Here's today's look at some of the top stories on markets and politics in Europe.

Intesa Sanpaolo repays ECB loan.

Despite the recent nasty surprises from Deutsche Bank and RBS, it's not all gloom in big European banks. Intesa Sanpaolo, Italy's second biggest bank, reported it had fully repaid the $49 billion emergency loan it took from the European Central Bank in 2011 and 2012. The loan was only due at the end of this year, but Intesa chief executive Carlo Messina was eager to make a strong statement to the markets: Intesa is strong enough to stand on its own. The Italian bank was one of the biggest recipients of the ECB loans known as the Long-Term Refinancing Operation. The ECB disbursed about $1.3 trillion under LTRO, acting as a lender of last resort. Now, European banks have cleaner balance sheets and are able to raise money in the open market: Witness the success of the capital-raising efforts of Raiffeisen, Credit Agricole and Bank of Ireland. It is important for regulators now to ease pressure on the sector so that its recovery can continue, or more fines and stringent requirements might force banks to beg for help again.

Vodafone and Liberty battle for Spanish cable operator.

After the successful $9.4 billion bid for the Dutch cable operator Ziggo, U.S.-based Liberty International is engaged in a bidding war for Ono, the Spanish cable company valued at about $10 billion. Liberty's rival in the war is U.K. cellular carrier Vodafone. Both companies have approached Ono's shareholders, many of them U.S. private equity funds, with offers, but so far all the discussions are private and inconclusive. Ono's owners, as financial investors, have no reason to hold on to the company long-term. All such European telecom assets may now be considered to be in play: It is largely understood that the map of this industry is being redrawn in expectation of the EU's moves to create a united telecom market. Cash-rich Vodafone, whose shareholders have just approved the $130 billion sale of the company's 45 percent stake in Verizon Wireless, and aggressive Liberty are the two obvious centers of this year's mergers and acquisitions activity, but other players will undoubtedly emerge.

In Ukraine, repressive laws repealed, Yanukovych crony appointed interim prime minister.

Ukrainian President Viktor Yanukovych has kept his end of the bargain he made with the parliamentary opposition. His Regions Party, which together with Communists controls a majority in parliament, voted to repeal repressive laws passed on Jan. 16. Yanukovych himself approved the resignation of Prime Minister Nikolai Azarov's cabinet. Opposition politicians, however, have refused to form a government, most likely fearing responsibility for the rapidly deteriorating economic situation. Despite massive aid from Russia, Ukraine is again finding it difficult to repay debts. A $2 billion payout to the International Monetary Fund is imminent and impossible without more Russian funds. The opposition prefers Yanukovych to deal with the economic mess as best he can while it concentrates on political demands such as an amnesty for protesters, likely to be passed today. They also continue calling for an early presidential election. So long the barricades still stand in Kiev and elsewhere, no bargain can be considered final.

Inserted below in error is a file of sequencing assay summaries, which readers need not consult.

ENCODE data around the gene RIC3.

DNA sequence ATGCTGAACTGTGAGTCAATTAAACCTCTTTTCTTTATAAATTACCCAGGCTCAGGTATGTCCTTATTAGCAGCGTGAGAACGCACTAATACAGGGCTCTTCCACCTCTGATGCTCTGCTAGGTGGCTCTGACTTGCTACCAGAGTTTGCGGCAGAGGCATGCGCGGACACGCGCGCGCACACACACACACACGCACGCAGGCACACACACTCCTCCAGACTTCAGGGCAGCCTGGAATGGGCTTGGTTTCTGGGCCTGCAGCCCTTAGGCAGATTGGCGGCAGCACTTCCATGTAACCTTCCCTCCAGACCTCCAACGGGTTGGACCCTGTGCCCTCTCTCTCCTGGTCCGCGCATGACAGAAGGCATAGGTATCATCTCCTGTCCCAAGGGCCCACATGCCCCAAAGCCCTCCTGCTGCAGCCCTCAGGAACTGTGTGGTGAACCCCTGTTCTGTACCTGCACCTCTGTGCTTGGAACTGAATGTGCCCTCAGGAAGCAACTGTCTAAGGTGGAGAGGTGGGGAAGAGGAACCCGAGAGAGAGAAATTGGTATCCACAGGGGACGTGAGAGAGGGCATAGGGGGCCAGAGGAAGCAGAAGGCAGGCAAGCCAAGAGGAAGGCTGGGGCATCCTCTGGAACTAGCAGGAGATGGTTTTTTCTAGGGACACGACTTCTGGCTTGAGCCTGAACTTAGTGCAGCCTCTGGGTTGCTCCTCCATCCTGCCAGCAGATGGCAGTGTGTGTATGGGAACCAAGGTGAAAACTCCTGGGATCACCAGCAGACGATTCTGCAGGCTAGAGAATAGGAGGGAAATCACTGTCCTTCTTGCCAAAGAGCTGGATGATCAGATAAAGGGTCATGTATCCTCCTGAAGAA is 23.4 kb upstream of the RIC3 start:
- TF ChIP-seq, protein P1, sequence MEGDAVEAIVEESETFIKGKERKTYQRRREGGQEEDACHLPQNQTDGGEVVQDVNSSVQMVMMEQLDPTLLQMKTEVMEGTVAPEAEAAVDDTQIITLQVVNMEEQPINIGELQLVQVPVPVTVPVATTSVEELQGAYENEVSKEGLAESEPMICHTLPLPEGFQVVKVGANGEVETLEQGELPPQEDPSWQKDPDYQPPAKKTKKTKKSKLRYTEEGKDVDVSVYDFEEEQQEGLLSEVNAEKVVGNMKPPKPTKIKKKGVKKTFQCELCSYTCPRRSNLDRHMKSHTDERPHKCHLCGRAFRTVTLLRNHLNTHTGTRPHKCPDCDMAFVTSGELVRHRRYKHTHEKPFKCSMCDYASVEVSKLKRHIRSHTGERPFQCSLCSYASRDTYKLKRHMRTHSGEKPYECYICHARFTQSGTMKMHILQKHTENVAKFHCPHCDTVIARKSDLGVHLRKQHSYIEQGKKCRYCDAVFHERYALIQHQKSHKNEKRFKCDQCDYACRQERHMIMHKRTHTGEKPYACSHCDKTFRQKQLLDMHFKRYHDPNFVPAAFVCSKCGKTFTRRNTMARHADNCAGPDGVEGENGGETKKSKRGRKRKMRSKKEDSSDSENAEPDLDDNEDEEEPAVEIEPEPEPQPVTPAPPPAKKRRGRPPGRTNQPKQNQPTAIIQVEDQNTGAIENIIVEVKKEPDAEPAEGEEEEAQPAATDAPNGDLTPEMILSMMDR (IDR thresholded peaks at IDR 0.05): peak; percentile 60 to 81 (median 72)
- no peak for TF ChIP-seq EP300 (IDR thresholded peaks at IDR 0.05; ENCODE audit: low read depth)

France to choose operator for national car recharging network.

The utility EDF and innovative holding Bollore are jostling for position as France prepares to pick an operator to develop a national recharging network for electric cars. The decision is expected by the end of spring, and it will deal with building recharging stations in 2015-2017. EDF, which supplies electricity to French homes and industries, may build 1,000 to 5,000 stations in partnership with carmaker Renault and electrical equipment manufacturer Schneider. Bollore's plan is to put in a charging station per 100 kilometers on roads connecting major French cities. Both companies' terminals will be able to recharge a car in two to three hours. That is a long wait for an intercity traveler, and most electric car owners will "refuel" them at night while they sleep. Still, the network is needed to reassure drivers they will not be stranded even if they forget to recharge at home. Once the national network comes online, electric car sales are expected to pick up, which explains the major players' interest. Bollore already operates 4,000 charging points in Paris where it rents out electric cars, and while the project is only expected to turn a profit in 2018, the company is willing to make an even bigger bet on the new market.

Two suspected banker suicides in London.

Gabriel Magee, a vice president in J.P. Morgan's technology department in London, fell to his death from the company's skyscraper in Canary Wharf on Tuesday. Police are treating the death as a suicide. The same day, William Broeksmit, until last year a top executive at Deutsche Bank, died at his London home, apparently also by his own hand. Though the reasons are not clear in either case, the coincident deaths will feed the discussion of excessive stress levels in the financial industry, not just for the young interns working 100-hour weeks but also for accomplished executives. Stress-related resignations, heart attacks and suicides may be par for the course in a high-octane, risky businesses, but the public does not really want finance to be one of these: Its money is at stake.

(Leonid Bershidsky writes on Russia, Europe and technology for Bloomberg View. Follow him on Twitter.)

To contact the writer of this article: Leonid Bershidsky at lbershidsky@bloomberg.net

To contact the editor responsible for this article: Marc Champion at mchampion7@bloomberg.net